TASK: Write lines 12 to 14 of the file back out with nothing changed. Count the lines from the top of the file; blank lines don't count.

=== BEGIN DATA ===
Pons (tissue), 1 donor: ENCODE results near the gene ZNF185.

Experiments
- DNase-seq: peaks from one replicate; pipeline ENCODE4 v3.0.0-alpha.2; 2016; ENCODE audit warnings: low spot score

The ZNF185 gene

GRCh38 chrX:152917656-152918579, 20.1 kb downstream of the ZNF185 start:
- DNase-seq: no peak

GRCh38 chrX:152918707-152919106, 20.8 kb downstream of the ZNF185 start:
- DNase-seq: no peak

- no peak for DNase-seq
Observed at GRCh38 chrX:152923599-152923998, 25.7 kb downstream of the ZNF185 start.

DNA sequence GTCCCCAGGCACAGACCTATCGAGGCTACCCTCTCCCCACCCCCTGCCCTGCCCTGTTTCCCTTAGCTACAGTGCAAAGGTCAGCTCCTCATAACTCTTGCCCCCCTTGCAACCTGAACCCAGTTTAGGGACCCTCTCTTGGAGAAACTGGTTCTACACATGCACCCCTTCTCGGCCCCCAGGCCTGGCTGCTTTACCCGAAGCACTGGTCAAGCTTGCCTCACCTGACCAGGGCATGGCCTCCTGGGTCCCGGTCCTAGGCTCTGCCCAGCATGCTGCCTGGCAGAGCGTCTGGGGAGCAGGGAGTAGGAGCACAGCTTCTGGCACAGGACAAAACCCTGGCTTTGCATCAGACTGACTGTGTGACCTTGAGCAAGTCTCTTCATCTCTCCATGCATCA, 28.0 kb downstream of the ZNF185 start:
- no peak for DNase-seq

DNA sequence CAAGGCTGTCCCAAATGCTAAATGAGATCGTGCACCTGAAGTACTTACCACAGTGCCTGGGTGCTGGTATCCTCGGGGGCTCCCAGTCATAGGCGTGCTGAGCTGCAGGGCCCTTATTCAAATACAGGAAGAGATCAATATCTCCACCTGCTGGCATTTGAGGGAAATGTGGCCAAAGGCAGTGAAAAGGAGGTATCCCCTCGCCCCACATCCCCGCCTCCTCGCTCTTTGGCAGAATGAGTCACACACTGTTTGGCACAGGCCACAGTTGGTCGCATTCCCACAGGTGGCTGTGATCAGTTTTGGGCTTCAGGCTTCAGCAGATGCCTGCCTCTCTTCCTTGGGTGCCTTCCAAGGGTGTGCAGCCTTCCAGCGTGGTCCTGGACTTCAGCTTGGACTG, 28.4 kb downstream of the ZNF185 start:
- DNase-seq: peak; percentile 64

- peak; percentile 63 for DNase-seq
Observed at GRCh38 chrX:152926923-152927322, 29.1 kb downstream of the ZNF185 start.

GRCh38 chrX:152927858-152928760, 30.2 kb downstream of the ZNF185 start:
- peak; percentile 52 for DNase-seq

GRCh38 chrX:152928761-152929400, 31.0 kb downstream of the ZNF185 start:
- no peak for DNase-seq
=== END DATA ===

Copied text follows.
- no peak for DNase-seq

DNA sequence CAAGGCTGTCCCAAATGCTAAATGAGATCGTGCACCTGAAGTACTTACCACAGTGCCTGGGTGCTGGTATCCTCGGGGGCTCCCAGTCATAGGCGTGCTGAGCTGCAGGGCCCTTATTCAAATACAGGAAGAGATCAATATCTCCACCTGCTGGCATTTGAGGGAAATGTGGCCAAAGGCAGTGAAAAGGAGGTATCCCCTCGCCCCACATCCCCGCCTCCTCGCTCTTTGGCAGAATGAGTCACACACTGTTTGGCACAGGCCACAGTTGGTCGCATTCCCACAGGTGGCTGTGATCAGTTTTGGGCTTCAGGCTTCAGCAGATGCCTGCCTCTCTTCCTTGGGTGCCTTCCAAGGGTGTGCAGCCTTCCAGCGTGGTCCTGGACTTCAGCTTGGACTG, 28.4 kb downstream of the ZNF185 start:
- DNase-seq: peak; percentile 64